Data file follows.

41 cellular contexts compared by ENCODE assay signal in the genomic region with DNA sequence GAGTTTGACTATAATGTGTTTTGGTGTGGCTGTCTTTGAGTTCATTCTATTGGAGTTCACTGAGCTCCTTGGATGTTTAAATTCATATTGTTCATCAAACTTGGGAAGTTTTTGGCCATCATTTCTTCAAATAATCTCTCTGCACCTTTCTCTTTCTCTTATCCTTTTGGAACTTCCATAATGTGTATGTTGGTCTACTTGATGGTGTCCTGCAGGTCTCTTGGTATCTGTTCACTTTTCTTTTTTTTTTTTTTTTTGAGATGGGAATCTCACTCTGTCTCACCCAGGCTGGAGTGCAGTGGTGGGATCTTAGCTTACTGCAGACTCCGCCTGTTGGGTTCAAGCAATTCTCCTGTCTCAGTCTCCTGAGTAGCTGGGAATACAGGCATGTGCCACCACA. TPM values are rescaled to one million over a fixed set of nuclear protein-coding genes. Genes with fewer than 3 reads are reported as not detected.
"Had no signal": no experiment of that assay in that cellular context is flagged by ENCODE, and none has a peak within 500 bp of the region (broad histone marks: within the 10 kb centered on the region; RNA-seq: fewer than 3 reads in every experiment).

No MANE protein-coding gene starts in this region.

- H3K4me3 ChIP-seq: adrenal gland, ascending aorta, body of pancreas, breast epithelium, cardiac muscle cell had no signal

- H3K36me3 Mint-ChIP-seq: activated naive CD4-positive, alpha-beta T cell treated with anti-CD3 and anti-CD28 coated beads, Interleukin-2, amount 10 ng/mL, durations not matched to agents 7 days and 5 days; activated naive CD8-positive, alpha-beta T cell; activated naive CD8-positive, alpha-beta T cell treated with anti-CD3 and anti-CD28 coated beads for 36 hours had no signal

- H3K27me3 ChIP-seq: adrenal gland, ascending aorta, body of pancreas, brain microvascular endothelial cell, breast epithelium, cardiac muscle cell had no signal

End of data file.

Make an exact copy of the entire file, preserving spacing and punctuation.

41 cellular contexts compared by ENCODE assay signal in the genomic region with DNA sequence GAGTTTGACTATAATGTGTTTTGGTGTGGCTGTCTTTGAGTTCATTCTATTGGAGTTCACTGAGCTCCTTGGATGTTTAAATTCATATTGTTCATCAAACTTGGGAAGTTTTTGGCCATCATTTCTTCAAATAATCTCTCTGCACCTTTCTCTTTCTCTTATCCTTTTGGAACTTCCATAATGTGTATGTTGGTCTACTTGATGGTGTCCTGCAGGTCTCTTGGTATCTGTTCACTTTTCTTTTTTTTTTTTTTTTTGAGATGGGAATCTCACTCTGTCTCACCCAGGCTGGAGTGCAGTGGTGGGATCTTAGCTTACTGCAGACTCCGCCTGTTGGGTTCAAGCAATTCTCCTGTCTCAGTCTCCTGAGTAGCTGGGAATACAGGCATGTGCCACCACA. TPM values are rescaled to one million over a fixed set of nuclear protein-coding genes. Genes with fewer than 3 reads are reported as not detected.
"Had no signal": no experiment of that assay in that cellular context is flagged by ENCODE, and none has a peak within 500 bp of the region (broad histone marks: within the 10 kb centered on the region; RNA-seq: fewer than 3 reads in every experiment).

No MANE protein-coding gene starts in this region.

- H3K4me3 ChIP-seq: adrenal gland, ascending aorta, body of pancreas, breast epithelium, cardiac muscle cell had no signal

- H3K36me3 Mint-ChIP-seq: activated naive CD4-positive, alpha-beta T cell treated with anti-CD3 and anti-CD28 coated beads, Interleukin-2, amount 10 ng/mL, durations not matched to agents 7 days and 5 days; activated naive CD8-positive, alpha-beta T cell; activated naive CD8-positive, alpha-beta T cell treated with anti-CD3 and anti-CD28 coated beads for 36 hours had no signal

- H3K27me3 ChIP-seq: adrenal gland, ascending aorta, body of pancreas, brain microvascular endothelial cell, breast epithelium, cardiac muscle cell had no signal